“I’ve always loved pretty things, whether they’re in nature, fashion or beauty,” says the founder of The Wall Group, a super-agency representing makeup artists, stylists, manicurists and hairstylists.
Trust the founder and CEO of The Wall Group to know the secret to a viral red-carpet moment. After all, Brooke Wall represents the artists responsible for putting Florence Pugh in her “revenge dress” for the 2022 Venice International Film Festival and for Kristen Stewart wearing shorts to the 2022 Oscars. Below, the Canadian-born creative talks about her roster of international hair and makeup artists and stylists and how Vancouver trained her eye to see beauty everywhere.
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Congratulations on winning the Vanguard Award at last year’s Canadian Arts & Fashion Awards [CAFA]! What does this achievement mean to you?
It means a lot. I’m Canadian, so being recognized in my place of birth and homeland is such an honour.
Let’s start at the beginning. You were born in Toronto and raised in Vancouver, and now you live in New York. How have those two Canadian cities influenced your fashion and beauty journey?
I’ve always loved pretty things, whether they’re in nature, fashion or beauty. And when you’re surrounded by beauty — like I was, growing up in British Columbia — your eye becomes very developed.
You started your career working with famous hairstylists like Oribe Canales and John Frieda. What sparked the idea for The Wall Group?
I saw a demand for another level of representation for that type of talent. There needed to be more people surrounding these artists with a vision of how far they could go. The most famous hair and makeup stylists were represented by photo agencies or something similar at the time. But they required legal representation and good business people around them to better understand the arc of their careers if they wanted to develop their own beauty lines. And those resources didn’t exist in the ’90s.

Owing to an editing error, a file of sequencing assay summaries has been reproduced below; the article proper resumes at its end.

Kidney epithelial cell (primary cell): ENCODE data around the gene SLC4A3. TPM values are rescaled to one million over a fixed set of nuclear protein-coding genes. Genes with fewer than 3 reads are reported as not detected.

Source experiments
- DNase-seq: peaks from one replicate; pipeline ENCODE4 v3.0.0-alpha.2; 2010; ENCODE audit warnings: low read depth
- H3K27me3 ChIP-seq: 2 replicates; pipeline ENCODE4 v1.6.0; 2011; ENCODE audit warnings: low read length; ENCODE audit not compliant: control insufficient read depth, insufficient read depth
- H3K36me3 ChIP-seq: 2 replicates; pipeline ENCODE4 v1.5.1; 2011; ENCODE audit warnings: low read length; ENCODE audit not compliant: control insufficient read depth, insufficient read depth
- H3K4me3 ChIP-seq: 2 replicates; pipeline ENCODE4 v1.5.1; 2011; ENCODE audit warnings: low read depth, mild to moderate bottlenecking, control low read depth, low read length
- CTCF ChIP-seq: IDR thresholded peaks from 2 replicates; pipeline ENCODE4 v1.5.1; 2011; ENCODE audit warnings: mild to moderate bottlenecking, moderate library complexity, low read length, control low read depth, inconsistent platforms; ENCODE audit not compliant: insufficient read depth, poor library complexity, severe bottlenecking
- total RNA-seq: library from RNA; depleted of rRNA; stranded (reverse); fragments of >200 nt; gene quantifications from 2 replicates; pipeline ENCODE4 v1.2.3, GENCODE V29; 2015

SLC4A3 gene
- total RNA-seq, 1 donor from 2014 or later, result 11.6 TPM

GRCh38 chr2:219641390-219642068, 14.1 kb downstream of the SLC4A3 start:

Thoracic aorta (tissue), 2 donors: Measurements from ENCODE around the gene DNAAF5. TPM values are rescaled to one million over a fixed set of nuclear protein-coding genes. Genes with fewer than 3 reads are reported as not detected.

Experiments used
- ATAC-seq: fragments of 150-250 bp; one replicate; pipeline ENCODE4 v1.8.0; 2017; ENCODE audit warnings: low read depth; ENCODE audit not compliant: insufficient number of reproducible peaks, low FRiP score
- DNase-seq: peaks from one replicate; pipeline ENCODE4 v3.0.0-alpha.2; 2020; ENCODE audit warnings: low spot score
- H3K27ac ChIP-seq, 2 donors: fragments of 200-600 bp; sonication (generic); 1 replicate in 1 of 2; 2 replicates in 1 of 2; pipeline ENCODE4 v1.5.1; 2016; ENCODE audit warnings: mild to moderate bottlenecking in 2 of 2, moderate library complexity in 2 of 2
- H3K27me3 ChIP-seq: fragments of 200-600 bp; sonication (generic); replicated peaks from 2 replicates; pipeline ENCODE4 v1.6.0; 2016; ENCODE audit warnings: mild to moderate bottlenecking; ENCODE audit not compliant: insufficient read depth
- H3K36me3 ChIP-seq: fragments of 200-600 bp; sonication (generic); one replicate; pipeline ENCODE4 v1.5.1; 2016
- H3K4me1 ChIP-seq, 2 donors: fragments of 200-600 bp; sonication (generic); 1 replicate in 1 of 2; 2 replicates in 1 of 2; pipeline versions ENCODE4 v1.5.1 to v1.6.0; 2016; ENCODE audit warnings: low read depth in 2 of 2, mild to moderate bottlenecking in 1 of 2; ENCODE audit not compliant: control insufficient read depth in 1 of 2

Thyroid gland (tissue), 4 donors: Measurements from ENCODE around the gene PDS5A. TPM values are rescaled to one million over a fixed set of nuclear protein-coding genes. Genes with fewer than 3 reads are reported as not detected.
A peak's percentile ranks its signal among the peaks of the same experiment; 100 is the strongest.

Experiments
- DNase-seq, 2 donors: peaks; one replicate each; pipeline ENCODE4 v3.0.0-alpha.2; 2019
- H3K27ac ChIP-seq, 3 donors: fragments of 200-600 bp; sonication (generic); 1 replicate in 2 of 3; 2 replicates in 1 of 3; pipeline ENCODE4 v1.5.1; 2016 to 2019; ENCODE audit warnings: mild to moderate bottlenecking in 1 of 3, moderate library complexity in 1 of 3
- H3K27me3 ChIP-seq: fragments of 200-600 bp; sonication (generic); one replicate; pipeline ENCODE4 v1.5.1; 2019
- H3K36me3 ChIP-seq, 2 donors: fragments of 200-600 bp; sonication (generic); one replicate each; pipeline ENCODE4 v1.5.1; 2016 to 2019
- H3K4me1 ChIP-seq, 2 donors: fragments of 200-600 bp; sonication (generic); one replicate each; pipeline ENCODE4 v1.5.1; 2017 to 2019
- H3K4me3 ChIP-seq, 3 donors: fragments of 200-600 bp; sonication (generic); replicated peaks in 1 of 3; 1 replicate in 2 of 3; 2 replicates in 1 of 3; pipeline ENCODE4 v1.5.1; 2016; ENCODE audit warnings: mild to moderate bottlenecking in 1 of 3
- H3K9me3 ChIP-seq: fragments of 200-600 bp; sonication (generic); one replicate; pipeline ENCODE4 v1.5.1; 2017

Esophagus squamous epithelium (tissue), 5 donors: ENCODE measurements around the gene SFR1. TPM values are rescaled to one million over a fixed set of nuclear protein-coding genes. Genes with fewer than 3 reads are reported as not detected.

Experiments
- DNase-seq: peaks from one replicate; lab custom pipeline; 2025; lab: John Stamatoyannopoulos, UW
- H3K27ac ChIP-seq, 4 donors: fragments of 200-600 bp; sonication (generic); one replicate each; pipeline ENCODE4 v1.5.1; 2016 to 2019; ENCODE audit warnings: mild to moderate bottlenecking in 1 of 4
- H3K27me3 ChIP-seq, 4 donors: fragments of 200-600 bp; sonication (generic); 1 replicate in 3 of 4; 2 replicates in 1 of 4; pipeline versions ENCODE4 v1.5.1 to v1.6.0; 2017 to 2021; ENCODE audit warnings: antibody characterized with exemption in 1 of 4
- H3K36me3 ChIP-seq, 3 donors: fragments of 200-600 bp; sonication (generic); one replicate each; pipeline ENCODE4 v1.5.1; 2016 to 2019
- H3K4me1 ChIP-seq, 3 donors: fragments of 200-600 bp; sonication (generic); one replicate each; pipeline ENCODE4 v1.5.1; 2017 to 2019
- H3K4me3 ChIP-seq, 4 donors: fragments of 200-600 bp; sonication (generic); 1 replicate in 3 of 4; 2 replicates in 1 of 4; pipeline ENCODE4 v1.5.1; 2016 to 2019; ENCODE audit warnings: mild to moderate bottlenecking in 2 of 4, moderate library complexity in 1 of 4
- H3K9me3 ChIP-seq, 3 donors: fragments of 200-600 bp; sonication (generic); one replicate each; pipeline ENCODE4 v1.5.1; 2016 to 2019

Did you anticipate how big the styling, hair and makeup industry would become?
I did, because when I started working with people like John Frieda, Oribe Canales, Laura Mercier and Kevyn Aucoin, there would be like 25 different jobs available but very few individuals who could perform at such a high level. So I could see that they would become a more valuable commodity in the future.
How do you decide which artists to take on, and have the criteria changed since 2000, when you founded The Wall Group?
They have changed slightly with the advent of social media. You must now be good in front of the camera and draw an audience. But certain things haven’t changed. When we interview artists, we’re looking at their ability and personality — where did they learn their craft, have they studied the history of beauty and can they create looks from different genres? The list goes on.
Has social media changed the way these creatives approach their profession?
I don’t think it’s changed this; there’s just more pressure to perform, because, through social media, more people will see their work. Everyone wants to develop their brand, so they’re more cognizant of consistency and which looks will become recognizable.
So what separates a good red-carpet look from a great one?
It’s almost like a perfect storm. [Laughs] Many different elements have to come together for it to be a great moment. Our stylists are keenly aware of who they’re working with and the story that that individual needs to tell on the red carpet. If you can do that consistently, you can win frequently. Just don’t ask me to pick favourites!
You wore Erdem to the CAFA awards ceremony. How would you describe your style when you’re not on a red carpet?
I would describe my style as casual formal with a twist of Canadian — because I do love a flannel shirt. [Laughs] I think that when you’re in the industry and you deal with red carpets and events daily, you don’t have an interest in spending time digging through a million different looks. You know who you are, what you’re comfortable with and how to present the best version of yourself.
This article first appeared in FASHION’s March 2023 issue. Find out more here.